Overheard, out and about, Mrs. Grundy sees all, tells all
Peeping through my Venetian blind one night at Christmas-Time, I saw Miss Primme pull up to get me to join her, Miss Birdie, and the Covington girls, Miss Cora, Miss Dora and Miss Flora, to ride around and see the Christmas lights before going over to Miss Birdie’s for refreshments – homemade, iced, butter cookies, fruitcake, divinity, chocolate-covered cherries, a sampler box of Whitman’s, crème drops, assorted nuts, tangerines, sandwiches, ambrosia, popcorn and a gumdrop tree, all this to wash down with eggnog, wassail, hot chocolate, punch and Russian tea.
We wore our Christmas clothing with plenty of red and green and homemade corsages – sprigs of holly, mainly, made up by Miss Flora. We made an Alician garden!
After supper we exchanged gifts – nothing expensive – just little remembrances.
A simple Christmas is best.
As we rode around the Golden Square and “the Dimple of Dixie,” we noticed candles in the windows and wreaths upon the doors. Candles are placed to guide the Christ Child to a welcoming home. Wreaths symbolize God’s unending love.
Others have been out and about, enjoying the season.
Seen at Tabby D.’s, where the waitresses all look pretty in their Santa hats and the dining room is looking festive with Christmas decorations, were Nina Keenam (the columnist), Helen Philips, Billy and Marie White, Blake Barton, Sammy and Bobbie Brown, and Jack Brawner.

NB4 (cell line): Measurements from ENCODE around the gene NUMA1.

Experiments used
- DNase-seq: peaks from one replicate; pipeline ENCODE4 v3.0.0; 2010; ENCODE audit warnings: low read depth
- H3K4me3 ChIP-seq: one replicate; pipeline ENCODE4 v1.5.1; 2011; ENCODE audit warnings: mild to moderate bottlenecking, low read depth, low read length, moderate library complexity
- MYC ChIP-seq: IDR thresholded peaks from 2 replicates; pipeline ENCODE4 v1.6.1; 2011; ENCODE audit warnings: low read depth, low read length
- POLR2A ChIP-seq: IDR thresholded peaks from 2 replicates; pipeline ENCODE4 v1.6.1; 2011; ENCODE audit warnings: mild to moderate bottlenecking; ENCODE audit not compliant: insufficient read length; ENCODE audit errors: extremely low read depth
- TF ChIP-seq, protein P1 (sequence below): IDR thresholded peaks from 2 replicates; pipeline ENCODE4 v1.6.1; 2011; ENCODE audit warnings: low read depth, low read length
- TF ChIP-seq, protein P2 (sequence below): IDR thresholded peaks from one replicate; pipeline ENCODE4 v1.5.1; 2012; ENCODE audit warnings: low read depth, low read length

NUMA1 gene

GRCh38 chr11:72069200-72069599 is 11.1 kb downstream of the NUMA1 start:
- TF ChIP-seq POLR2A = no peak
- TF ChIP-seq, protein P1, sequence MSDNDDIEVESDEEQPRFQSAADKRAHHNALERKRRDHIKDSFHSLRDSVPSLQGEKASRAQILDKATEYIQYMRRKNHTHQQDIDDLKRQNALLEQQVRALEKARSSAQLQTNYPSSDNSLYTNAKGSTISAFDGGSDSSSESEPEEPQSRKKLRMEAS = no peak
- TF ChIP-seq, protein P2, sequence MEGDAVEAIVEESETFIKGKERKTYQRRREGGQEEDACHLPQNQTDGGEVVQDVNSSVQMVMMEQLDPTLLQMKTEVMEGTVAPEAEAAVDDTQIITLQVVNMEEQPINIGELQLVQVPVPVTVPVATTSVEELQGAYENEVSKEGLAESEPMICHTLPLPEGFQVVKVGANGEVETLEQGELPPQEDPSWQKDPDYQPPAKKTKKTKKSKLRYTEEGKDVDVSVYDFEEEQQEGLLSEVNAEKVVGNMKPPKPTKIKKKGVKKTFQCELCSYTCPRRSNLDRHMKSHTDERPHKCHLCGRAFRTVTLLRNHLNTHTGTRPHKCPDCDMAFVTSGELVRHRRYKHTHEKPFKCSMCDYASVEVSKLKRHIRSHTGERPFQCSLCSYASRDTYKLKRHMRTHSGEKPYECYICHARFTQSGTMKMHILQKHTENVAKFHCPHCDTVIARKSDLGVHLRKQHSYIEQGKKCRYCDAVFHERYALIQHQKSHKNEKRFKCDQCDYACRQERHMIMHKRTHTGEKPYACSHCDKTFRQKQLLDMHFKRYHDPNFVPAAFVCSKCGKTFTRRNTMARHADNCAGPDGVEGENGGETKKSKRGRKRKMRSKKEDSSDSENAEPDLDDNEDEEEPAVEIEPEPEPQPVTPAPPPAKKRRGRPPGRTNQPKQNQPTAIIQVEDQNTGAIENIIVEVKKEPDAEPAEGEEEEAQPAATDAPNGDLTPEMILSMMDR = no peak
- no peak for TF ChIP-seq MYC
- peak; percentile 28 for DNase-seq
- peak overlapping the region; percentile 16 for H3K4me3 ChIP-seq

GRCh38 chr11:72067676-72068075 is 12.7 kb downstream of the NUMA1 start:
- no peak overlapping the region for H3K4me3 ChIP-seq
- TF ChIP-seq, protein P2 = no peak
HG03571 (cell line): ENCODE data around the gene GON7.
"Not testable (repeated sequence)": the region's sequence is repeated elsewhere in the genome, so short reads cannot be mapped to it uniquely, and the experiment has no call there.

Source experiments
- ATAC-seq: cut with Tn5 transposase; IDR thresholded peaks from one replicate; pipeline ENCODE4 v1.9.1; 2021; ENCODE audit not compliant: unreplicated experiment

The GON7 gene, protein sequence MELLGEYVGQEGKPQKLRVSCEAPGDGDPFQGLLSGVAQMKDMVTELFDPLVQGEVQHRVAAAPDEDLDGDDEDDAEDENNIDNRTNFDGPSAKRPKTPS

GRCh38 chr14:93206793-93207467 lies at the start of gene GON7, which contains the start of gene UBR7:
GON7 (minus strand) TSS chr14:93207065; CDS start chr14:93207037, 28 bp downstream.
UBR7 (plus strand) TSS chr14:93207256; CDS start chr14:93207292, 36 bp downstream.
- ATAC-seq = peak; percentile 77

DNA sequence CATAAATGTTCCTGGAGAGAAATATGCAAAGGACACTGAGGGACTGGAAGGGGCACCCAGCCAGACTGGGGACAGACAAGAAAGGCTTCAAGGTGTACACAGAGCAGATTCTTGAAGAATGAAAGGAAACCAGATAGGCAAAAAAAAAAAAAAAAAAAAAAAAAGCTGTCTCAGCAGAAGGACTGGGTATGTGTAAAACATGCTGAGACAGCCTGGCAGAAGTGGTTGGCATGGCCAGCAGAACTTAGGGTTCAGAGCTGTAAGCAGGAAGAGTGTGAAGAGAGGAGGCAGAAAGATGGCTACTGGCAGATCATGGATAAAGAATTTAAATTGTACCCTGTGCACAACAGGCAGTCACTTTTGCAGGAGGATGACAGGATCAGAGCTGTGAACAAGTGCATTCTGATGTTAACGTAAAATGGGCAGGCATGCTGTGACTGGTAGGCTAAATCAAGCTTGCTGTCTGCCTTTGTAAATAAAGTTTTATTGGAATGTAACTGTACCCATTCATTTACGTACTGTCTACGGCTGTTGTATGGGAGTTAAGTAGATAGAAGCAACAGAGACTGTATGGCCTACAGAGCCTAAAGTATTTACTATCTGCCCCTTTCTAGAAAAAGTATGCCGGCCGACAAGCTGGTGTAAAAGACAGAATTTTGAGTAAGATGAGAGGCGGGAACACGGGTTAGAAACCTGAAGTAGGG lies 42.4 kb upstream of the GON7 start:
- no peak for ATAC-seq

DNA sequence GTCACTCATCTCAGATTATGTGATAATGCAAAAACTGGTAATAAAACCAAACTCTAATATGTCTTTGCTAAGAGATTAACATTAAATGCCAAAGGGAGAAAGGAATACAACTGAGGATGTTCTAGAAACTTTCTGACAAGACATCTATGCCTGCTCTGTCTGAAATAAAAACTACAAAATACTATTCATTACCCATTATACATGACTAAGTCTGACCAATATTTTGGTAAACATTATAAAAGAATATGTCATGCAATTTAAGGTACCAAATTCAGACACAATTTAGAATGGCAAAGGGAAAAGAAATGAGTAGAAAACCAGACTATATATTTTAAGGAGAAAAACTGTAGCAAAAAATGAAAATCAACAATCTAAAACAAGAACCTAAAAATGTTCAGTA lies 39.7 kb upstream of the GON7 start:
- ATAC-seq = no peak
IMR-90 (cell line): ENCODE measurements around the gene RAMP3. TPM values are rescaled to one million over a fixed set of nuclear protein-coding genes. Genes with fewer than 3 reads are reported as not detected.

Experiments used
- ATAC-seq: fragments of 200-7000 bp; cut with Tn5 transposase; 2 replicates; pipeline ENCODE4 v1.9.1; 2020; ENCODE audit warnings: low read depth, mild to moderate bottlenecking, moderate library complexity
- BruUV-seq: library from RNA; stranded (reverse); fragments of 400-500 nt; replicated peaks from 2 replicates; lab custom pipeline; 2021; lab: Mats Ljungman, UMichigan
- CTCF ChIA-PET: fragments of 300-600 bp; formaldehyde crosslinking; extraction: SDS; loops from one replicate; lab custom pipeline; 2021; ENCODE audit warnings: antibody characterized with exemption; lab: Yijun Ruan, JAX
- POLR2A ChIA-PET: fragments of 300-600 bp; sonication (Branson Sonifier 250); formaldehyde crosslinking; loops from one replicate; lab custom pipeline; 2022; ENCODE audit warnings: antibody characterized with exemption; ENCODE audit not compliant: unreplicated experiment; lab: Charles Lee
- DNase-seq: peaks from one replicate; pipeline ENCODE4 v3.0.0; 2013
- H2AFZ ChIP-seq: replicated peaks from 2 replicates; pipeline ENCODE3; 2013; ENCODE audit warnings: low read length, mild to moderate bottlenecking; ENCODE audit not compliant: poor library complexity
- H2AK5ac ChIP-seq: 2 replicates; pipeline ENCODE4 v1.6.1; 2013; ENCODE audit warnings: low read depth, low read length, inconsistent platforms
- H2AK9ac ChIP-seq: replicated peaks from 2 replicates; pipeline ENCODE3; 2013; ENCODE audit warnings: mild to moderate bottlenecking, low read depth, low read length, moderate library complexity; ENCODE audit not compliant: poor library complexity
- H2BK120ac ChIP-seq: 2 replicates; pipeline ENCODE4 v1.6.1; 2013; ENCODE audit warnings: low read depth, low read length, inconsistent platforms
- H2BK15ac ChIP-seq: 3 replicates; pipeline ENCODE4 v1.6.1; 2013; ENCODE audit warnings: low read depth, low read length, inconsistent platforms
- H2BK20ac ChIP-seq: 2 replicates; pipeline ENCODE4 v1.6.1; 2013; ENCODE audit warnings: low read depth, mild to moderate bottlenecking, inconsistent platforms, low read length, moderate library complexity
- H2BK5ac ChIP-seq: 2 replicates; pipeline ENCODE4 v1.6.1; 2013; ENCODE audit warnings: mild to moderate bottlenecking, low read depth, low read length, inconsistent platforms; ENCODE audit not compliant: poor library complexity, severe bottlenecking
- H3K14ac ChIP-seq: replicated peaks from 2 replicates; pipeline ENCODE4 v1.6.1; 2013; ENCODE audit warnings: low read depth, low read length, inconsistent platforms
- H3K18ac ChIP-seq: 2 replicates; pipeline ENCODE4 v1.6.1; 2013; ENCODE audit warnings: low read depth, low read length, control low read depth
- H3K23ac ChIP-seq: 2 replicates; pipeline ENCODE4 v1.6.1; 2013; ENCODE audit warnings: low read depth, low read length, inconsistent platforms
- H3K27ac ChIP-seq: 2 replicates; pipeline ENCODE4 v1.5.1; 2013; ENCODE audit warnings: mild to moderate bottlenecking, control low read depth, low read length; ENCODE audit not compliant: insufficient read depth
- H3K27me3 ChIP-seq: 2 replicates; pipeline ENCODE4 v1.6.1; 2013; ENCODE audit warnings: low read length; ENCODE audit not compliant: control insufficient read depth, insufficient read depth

Helen spoke of reading in my column recently about the famous novelist/poet, Helen Hunt Jackson, and shared that Mrs. Jackson was a sister-in-law to her late husband’s aunt. That’s a Pittypatism.
Have you seen the new cross at the Andalusia Memorial Cemetery? It’s striking by day and even more striking when lighted at night.
Last Wednesday on Dec. 14, Alabama celebrated another birthday. We were born in 1819.
I think we Alabamians ought to do something each year to recall that fact. What can you do and teach your offspring to do? Put it on your calendar.
Each year the Covingtons have a dinner in honor of Alabama’s birthday. Miss Cora sets a festive, Christmassy table, since it is the Christmas season. (Alabama was the first state to make Christmas a holiday.)
I was among the guests.
Miss Cora had managed a large cake, cut into the shape of the state. It was a version of a red-velvet with alternating layers of red and green. With the white icing it was a pretty thing.
Colonel Covington worded a prayer for God’s forgiveness, protection, and blessings upon our home state; and Miss Dora played the state song on the piano and led us in singing it.
Our own “Miss Sue” Wilson helped save our state song not long ago when it was threatened with a substitute. She went to Montgomery and fought for it, and won.
The Covington County Education Retirees Association, an active group of retired educators from among the 600 education retirees in our county, enjoyed their December meeting on the seventh, guests of Straughn High School.